Why the American Dream Will Never Die

Over the next two months, The Atlantic will explore many different visions of the American dream, in stories, videos, and photo essays.

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The American dream has been on life support for all of its 84 years.

The moment James Truslow Adams coined the term in his book The Epic of America in 1931, the death watch for the dream began. It was the very depth of the Great Depression, after all, hardly the time for a national legend of progress and self-fulfillment to flourish. In 1932, as Lawrence Samuel recounts in his book about the dream, a professor told a graduating class at Mount Holyoke that the dream was being frustrated. By 1933, Samuel writes, playwrights were staging sardonic morality plays in which the dream is gradually swallowed in successive generations by Communist fervor.

The dream continued dying all throughout the 20th century. One account of its decline contends that the real dream was murdered sometime shortly after World War II, and swapped for the cheap, consumerist facsimile with which Americans have been living ever since. This idea that the American dream was focused on material attainment crystallized between 1945 and 1975, said Jim Cullen, author of a history of the dream. And if it’s true, if the dream is diminished from an aspiration as lofty as the possibility of self-fulfillment to one as small and tangible as a white picket fence, then Americans aren’t really dreaming anymore, they’ve merely been lulled into a stupor.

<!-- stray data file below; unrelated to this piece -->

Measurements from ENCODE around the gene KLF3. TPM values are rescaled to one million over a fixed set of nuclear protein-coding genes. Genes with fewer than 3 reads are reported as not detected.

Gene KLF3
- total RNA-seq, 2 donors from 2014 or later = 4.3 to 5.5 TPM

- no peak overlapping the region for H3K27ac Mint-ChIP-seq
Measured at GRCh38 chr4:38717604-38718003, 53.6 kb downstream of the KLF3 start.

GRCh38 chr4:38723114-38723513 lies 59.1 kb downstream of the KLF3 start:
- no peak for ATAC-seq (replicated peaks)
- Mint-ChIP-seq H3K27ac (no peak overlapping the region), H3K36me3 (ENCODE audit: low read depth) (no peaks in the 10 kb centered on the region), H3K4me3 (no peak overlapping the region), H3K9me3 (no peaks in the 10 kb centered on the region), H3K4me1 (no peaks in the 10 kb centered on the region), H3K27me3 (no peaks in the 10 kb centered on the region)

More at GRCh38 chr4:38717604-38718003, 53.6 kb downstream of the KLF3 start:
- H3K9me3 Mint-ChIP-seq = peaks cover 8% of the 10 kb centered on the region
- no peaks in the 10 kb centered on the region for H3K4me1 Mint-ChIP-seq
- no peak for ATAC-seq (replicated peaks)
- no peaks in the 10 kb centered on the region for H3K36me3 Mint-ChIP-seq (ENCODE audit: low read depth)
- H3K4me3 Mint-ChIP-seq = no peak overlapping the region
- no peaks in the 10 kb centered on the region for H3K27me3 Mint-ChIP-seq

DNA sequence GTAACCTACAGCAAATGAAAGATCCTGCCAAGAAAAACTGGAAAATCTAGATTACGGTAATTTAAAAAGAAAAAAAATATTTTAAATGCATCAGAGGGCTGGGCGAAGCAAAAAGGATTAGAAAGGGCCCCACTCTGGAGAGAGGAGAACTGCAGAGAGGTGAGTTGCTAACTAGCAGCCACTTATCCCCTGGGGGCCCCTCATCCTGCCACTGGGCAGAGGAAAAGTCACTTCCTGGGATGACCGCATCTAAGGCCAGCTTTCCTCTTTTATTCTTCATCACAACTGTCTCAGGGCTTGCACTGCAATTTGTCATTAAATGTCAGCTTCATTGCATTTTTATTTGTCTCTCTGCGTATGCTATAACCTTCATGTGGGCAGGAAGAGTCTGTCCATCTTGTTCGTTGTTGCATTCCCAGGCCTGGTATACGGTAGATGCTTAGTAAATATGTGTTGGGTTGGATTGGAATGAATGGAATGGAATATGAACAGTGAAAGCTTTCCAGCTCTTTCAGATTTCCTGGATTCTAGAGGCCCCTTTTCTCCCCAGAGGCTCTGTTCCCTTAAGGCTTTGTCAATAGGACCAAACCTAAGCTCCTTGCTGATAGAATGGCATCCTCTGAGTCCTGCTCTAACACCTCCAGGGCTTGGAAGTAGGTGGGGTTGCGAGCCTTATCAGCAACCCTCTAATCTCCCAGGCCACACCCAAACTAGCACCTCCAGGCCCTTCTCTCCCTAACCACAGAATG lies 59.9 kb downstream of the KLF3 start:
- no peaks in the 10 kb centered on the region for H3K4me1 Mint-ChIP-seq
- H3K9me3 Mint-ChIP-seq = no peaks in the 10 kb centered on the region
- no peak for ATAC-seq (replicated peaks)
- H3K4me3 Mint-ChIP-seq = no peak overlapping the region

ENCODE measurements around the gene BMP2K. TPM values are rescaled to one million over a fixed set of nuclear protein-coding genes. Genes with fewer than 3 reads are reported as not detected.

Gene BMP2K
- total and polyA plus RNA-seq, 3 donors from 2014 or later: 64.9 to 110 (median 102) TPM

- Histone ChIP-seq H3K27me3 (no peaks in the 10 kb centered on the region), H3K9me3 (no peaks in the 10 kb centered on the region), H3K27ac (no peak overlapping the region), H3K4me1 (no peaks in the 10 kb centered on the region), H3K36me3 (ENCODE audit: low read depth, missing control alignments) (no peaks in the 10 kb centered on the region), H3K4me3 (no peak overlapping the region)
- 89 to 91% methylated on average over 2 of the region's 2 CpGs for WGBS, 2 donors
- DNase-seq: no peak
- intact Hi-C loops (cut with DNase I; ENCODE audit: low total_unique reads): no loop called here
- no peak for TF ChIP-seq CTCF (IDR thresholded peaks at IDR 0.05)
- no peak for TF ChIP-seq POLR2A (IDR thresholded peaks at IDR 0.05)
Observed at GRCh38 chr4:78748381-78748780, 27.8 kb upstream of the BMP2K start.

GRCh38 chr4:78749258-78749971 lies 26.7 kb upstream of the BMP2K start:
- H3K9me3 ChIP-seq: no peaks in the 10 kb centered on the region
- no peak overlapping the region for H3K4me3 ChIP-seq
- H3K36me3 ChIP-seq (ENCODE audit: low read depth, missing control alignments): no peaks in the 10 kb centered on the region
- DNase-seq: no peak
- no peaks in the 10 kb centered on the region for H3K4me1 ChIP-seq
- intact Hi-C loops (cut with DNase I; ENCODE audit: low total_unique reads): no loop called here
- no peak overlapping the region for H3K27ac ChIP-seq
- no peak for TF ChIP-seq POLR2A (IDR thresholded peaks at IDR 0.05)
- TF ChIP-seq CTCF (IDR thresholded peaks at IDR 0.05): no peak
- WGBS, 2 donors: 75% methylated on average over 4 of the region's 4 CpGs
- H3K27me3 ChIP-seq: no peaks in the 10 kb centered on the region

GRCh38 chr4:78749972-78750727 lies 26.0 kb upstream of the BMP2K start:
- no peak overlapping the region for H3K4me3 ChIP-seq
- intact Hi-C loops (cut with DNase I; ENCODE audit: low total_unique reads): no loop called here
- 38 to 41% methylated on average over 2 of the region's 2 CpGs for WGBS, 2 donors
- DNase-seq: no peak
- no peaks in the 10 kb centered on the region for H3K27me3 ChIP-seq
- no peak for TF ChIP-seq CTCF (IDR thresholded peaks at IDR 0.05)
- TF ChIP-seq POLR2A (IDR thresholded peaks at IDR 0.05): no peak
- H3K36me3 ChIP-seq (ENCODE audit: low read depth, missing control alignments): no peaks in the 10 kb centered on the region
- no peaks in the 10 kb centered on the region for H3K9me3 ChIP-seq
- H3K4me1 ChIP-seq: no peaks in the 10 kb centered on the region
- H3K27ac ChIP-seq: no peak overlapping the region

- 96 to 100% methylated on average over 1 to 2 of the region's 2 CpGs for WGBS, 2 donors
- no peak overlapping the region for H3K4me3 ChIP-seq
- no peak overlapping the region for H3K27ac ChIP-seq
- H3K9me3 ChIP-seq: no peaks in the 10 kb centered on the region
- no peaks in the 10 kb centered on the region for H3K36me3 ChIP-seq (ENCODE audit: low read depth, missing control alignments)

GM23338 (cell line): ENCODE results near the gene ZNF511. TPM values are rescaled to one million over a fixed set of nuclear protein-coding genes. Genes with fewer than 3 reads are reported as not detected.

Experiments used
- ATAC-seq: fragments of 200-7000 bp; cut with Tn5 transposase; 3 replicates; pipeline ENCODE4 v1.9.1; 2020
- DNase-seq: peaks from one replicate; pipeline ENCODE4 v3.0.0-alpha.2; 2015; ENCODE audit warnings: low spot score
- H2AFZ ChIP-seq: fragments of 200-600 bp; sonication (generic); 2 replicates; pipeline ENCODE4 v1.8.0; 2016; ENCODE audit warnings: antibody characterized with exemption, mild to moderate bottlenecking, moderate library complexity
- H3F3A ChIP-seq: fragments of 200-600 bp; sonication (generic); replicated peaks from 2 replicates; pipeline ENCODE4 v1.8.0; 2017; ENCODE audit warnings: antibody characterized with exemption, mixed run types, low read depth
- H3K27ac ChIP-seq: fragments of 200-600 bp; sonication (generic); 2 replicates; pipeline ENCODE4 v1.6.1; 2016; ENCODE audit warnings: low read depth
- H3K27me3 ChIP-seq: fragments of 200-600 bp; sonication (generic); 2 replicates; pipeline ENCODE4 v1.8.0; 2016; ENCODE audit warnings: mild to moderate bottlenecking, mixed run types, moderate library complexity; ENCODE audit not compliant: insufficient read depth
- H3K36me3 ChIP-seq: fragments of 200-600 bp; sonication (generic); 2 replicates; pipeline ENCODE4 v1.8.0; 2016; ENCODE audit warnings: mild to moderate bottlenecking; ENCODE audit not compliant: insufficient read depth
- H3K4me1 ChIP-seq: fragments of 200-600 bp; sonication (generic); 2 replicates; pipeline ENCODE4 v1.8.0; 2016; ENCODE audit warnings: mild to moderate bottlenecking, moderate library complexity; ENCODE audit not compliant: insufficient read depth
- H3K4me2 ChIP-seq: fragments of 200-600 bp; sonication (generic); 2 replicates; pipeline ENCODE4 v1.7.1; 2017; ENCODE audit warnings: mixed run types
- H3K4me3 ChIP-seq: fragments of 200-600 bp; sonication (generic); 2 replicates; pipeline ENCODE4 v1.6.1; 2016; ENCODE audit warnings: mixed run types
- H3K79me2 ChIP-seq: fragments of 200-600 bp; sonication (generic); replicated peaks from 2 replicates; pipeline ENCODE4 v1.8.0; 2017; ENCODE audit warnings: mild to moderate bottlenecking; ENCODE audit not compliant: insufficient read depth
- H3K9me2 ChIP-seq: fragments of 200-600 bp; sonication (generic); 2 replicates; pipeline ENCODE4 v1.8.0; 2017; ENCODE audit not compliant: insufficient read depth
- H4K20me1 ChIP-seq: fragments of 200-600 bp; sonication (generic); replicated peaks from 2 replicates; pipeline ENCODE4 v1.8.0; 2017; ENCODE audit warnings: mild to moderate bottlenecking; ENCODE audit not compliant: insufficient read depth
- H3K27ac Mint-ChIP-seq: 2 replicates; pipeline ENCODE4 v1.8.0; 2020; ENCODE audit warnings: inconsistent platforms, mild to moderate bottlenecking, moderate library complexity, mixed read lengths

In 1961, right in the midst of the period Cullen described, Eleanor Roosevelt took to The Atlantic to voice this concern. In an essay called “What Has Happened to the American Dream?” the former First Lady wrote:

The future will be determined by the young, and there is no more essential task today, it seems to me, than to bring before them once more, in all its brightness, in all its splendor and beauty, the American dream, lest we let it fade, too concerned with ways of earning a living or impressing our neighbors or getting ahead or finding bigger and more potent ways of destroying the world and all that is in it.

Proclamations of the dream’s death haven’t really let up. “The fact is, the American dream is dead,” Donald Trump recently declared as he announced his bid for President. Alternet and Mic.com have dueling arrays of charts to show anyone who claims the dream is still alive. Here at The Atlantic, we’ve gone as far as to declare it dead in the South, at least. Four years ago, The Onion was actually on the scene reporting shortly after the official time of death.

Yet the octogenarian dream has proven remarkably hard to kill off. Again and again, its death has been noted, and mourned. Politicians promise they’ll revive it. (The second half of Donald Trump’s quote: “The fact is, the American dream is dead—but if I win, I will bring it back bigger and better and stronger than ever before.”) And yet somehow, a few years later, it turns out to have been alive enough to have its death proclaimed all over again.